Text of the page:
This puffed apple pancake is a healthified take on the classic German pancake, often referred to as a Dutch Baby. Although this version isn’t as thin and egg-y as a Dutch Baby, it definitely marries the qualities of a pancake and a popover. It’s crisp and golden on the edges, slightly custardy in the middle, and layered with perfectly cooked spiced apples. This pancake is a lovely fall upgrade to your usual breakfast menu.
½ cup white whole-wheat flour
¼ cup coconut sugar, ground, and divided
½ teaspoon kosher salt
2 tablespoons coconut oil
3 Granny Smith apples (1¼ lb.), peeled, cored, halved, and cut into ½-inch-thick slices
1 teaspoon ground cinnamon
¼ teaspoon ground ginger
¼ teaspoon grated fresh nutmeg
1 teaspoon fresh lemon juice
2 large eggs
⅔ cup unsweetened vanilla almond milk
1 teaspoon pure vanilla extract
Toasted, chopped pecans or slivered almonds
Pure maple syrup
Heat oven to 500°F.
Whisk together flour, 2 tablespoons ground coconut sugar, and salt.
Heat oil in a 10-inch cast iron skillet over medium-high heat, add apples, remaining ground coconut sugar, cinnamon, ginger, and nutmeg. Cook apples, stirring frequently, until starting to soften and caramelize, 5 minutes, scraping up any caramel from bottom of pan. Off heat, stir in lemon juice.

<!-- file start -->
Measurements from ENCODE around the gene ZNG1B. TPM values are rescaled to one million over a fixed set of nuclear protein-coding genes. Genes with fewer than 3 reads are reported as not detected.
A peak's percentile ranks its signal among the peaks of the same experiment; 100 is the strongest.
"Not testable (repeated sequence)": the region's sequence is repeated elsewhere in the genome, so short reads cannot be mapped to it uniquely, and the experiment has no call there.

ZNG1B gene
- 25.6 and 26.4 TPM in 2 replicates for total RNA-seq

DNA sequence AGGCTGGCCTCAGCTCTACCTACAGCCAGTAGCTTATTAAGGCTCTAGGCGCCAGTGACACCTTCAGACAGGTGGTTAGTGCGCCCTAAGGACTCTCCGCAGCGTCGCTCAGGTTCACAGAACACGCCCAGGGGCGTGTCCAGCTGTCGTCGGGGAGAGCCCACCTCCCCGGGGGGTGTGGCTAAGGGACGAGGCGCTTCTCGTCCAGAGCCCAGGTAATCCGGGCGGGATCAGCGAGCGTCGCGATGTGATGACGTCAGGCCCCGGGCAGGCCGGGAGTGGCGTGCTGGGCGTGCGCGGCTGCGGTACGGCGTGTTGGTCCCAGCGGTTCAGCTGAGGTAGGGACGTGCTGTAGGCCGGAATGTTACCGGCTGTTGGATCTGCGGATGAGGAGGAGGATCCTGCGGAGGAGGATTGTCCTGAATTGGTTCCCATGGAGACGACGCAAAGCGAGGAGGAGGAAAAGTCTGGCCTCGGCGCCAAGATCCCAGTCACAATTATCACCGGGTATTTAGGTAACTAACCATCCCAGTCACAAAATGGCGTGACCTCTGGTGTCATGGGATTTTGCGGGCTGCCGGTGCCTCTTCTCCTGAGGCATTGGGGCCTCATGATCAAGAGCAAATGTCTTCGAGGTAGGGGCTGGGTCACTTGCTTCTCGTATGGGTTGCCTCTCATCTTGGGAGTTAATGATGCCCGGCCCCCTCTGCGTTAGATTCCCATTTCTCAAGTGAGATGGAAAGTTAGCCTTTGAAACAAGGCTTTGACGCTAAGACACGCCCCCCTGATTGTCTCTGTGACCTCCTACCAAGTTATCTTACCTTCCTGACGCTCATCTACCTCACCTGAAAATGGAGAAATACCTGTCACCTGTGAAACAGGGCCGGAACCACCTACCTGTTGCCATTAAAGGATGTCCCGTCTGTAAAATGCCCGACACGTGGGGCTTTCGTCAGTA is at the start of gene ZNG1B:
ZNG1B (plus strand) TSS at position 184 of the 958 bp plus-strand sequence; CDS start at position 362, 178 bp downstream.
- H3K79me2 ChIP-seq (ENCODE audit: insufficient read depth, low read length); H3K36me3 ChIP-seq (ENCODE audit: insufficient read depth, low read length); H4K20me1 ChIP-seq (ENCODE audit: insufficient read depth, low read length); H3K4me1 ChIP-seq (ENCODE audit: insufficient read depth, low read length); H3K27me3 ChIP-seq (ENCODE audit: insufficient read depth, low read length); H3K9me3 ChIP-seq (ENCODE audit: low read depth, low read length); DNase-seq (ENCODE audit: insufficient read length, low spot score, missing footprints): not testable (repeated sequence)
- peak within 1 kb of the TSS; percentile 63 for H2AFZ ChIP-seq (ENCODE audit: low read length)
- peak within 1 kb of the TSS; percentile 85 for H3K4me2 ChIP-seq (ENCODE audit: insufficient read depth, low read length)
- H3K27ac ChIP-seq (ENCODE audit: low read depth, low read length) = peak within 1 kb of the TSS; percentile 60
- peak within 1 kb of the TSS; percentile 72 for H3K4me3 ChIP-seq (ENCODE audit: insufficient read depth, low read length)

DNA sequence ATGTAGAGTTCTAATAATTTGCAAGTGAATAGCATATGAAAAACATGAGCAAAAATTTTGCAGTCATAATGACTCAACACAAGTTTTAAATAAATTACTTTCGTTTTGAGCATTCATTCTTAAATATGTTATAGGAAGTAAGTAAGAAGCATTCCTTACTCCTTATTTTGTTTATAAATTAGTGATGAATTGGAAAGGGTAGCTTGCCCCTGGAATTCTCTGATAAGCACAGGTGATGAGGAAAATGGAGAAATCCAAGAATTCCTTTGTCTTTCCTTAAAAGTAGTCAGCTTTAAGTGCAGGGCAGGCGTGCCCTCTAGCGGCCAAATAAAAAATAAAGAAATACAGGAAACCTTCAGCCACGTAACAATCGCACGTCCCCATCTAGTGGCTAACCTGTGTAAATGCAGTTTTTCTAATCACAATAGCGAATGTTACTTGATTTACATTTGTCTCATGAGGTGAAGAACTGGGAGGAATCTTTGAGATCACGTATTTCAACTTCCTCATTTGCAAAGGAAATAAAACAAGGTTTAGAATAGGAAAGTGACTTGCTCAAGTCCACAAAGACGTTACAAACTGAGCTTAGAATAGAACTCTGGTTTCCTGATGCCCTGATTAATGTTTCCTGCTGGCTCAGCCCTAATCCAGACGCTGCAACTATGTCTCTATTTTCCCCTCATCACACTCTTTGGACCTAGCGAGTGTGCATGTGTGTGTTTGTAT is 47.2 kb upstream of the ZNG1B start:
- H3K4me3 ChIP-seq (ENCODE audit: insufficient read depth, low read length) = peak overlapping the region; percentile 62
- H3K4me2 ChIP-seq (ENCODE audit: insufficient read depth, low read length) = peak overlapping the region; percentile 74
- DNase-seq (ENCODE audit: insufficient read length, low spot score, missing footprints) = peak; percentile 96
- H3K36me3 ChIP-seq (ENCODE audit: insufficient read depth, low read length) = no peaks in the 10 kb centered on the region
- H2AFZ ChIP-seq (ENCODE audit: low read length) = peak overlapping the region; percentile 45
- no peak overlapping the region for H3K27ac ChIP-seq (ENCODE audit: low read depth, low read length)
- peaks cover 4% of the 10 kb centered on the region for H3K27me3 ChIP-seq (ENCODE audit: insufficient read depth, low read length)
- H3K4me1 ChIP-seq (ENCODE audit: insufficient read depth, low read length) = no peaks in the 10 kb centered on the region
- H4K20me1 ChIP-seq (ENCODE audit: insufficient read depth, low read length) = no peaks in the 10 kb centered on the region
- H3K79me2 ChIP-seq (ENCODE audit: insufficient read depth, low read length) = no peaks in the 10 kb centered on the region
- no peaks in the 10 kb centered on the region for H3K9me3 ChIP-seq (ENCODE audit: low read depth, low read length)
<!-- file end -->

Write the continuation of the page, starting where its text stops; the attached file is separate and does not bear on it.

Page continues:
Working quickly, blend eggs in a blender until frothy, 1 minute. Whisk blended eggs, milk, and vanilla into flour mixture until completely combined. Pour batter around and over apples in skillet, transfer skillet to oven and immediately reduce oven temperature to 425°F. Bake pancake until edges are slightly puffed and golden brown, 18–19 minutes.
Remove pancake from oven and let cool slightly. Dust pancake with powdered sugar, sprinkle with pecans, and serve with maple syrup.
Tips for success:
For the best results, be sure to grind your coconut sugar before using. Coconut sugar is very granular, and if it’s not ground it will cause the surface of the pancake to looks splotchy. Grind the coconut sugar in a spice grinder, and if you don’t have a spice grinder, do your best with a mortar and pestle. If you’d prefer to skip the grinding step, simply use brown sugar instead of the coconut sugar. Use 2 tablespoons brown sugar in the flour mixture and 3 tablespoons for sautéing with the apples.
The acidity of Granny Smith apples can cause damage to fairly new cast iron pans, so be sure to use one that is well seasoned and has been used quite a bit. If you don’t have a well-seasoned cast iron skillet, an ovenproof nonstick skillet also works well.
To achieve the right texture, be sure to use large eggs. Extra large will cause the pancake to be too custardy, and medium or smaller will decrease the amount of rise you get, making it less puffy.